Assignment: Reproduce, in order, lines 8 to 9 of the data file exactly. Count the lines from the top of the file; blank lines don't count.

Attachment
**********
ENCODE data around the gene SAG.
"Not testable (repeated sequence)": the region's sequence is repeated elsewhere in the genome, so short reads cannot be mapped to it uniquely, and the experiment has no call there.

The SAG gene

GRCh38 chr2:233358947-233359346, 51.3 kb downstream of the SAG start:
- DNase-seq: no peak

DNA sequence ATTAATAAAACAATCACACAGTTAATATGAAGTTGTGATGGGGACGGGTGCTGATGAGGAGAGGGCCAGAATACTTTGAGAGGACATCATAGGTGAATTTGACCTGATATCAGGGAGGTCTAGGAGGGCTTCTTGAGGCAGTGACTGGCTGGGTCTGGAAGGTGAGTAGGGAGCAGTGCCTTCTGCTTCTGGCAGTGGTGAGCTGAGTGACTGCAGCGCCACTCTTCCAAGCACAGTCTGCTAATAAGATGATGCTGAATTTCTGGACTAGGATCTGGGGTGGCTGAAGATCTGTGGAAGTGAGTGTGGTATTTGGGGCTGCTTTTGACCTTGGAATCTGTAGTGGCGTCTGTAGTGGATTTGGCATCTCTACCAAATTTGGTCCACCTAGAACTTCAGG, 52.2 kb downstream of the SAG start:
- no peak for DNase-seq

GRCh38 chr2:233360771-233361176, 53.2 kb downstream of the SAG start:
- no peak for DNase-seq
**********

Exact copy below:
GRCh38 chr2:233360771-233361176, 53.2 kb downstream of the SAG start:
- no peak for DNase-seq